Felix
  1. Felix
  2. FELIX-3610

Bundle signatures should be checked when the framework is restarted

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      Description

      Signed bundles are only checked when installed, but the goal of signed bundles is to make sure no one has changed the jar. This is not ensured unless bundle entries are verified when loaded.

        Activity

        Hide
        Guillaume Nodet added a comment -

        Note that the benefit of signing is that those bundles are actually secured. In my case, only signed bundles can be accessed at runtime – this can be checked using Bundle#getSignerCertificates(). So the verification is important to ensure that only signed code can be accessed at runtime.

        Show
        Guillaume Nodet added a comment - Note that the benefit of signing is that those bundles are actually secured. In my case, only signed bundles can be accessed at runtime – this can be checked using Bundle#getSignerCertificates(). So the verification is important to ensure that only signed code can be accessed at runtime.
        Hide
        Guillaume Nodet added a comment -

        I initially tried using a JarInputStream instead of a ZipInputStream, which would only partially work, as it won't handle the Bundle-ClassPath correctly wrt to signatures.
        I guess the only way is to do the same as Equinox, i.e. wrap the InputStream of the content entry and perform the check against the digest stored in the manifest when the end of the stream is reached.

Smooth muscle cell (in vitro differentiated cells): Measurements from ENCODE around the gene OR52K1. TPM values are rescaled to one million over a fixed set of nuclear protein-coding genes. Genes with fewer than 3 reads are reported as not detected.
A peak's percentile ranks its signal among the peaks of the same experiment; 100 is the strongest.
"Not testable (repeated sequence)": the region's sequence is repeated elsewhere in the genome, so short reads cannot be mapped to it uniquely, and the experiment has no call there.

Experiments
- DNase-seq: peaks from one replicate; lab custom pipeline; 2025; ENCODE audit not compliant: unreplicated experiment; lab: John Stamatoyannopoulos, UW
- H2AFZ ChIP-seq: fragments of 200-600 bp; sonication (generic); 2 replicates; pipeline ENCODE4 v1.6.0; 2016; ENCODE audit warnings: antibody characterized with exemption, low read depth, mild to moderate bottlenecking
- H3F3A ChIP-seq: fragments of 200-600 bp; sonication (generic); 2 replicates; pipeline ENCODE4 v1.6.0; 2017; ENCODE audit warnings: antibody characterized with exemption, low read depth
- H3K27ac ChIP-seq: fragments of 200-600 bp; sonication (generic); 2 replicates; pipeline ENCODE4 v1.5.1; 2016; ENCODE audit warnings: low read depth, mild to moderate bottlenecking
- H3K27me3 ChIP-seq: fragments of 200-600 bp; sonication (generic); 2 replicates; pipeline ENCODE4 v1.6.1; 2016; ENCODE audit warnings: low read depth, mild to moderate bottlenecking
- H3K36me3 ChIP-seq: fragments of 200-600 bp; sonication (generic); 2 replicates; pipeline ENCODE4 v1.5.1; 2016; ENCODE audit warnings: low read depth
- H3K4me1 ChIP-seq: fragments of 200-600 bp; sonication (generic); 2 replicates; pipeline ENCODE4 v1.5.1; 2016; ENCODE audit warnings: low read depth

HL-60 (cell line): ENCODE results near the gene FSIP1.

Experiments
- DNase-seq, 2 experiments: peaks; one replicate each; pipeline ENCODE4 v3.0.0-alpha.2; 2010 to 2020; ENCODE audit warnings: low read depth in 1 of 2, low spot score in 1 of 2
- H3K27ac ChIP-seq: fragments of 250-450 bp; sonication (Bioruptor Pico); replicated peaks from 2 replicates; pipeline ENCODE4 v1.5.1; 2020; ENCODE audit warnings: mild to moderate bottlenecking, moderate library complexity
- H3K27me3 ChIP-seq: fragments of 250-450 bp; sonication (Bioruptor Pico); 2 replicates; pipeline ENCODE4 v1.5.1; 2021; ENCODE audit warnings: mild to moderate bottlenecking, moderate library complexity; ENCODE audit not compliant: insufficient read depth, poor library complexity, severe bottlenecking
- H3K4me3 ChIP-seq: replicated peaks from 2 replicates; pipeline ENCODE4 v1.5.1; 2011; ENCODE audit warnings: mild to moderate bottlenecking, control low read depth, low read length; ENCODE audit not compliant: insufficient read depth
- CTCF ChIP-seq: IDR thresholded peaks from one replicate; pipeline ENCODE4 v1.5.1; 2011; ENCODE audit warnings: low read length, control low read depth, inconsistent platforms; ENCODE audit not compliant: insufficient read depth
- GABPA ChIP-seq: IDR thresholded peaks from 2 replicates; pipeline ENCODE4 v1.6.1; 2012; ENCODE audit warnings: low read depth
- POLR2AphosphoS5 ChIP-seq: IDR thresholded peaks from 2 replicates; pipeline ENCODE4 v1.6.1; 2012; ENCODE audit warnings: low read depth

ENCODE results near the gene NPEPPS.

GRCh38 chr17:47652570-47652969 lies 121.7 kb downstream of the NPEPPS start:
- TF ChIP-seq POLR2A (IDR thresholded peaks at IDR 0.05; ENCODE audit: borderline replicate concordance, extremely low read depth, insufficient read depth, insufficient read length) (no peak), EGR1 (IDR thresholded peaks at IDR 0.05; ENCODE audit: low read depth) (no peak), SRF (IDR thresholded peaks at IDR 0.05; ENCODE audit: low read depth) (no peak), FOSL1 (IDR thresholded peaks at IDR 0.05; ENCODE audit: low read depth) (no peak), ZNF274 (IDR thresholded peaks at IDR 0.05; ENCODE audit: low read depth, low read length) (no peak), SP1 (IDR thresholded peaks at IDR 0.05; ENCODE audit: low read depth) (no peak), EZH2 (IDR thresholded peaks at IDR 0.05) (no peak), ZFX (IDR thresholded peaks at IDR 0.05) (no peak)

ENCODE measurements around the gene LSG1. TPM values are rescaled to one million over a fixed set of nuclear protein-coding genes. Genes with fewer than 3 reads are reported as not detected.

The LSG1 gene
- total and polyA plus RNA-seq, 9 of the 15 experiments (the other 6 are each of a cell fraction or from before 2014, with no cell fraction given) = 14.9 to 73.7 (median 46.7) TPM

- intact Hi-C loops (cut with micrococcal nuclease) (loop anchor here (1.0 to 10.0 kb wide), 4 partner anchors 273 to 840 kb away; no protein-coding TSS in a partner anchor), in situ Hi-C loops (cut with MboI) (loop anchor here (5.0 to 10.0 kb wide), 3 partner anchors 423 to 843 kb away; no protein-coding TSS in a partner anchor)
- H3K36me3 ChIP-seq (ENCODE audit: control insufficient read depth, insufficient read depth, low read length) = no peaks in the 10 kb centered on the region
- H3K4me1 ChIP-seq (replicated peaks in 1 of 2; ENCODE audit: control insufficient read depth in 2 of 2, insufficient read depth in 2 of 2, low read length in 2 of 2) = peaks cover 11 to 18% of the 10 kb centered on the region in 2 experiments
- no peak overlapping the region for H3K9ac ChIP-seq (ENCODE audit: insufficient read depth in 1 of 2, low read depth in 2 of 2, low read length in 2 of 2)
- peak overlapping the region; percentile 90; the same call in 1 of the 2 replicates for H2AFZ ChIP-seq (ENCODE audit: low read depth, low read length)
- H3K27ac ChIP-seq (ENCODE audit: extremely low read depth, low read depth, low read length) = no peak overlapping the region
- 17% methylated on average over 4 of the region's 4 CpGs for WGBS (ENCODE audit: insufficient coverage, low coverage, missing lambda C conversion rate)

Show
        Guillaume Nodet added a comment - I initially tried using a JarInputStream instead of a ZipInputStream, which would only partially work, as it won't handle the Bundle-ClassPath correctly wrt to signatures. I guess the only way is to do the same as Equinox, i.e. wrap the InputStream of the content entry and perform the check against the digest stored in the manifest when the end of the stream is reached.
        Hide
        Karl Pauls added a comment -

        I guess I'm not sure what you are saying. Basically, everytime a bundle is installed or reloaded we verify its signatures on all its entries.  Not only when it is installed the first time.

        Doing a check everytime an entry is loaded from the jar doesn't make much sense to me. We verified the entries already - why do it again?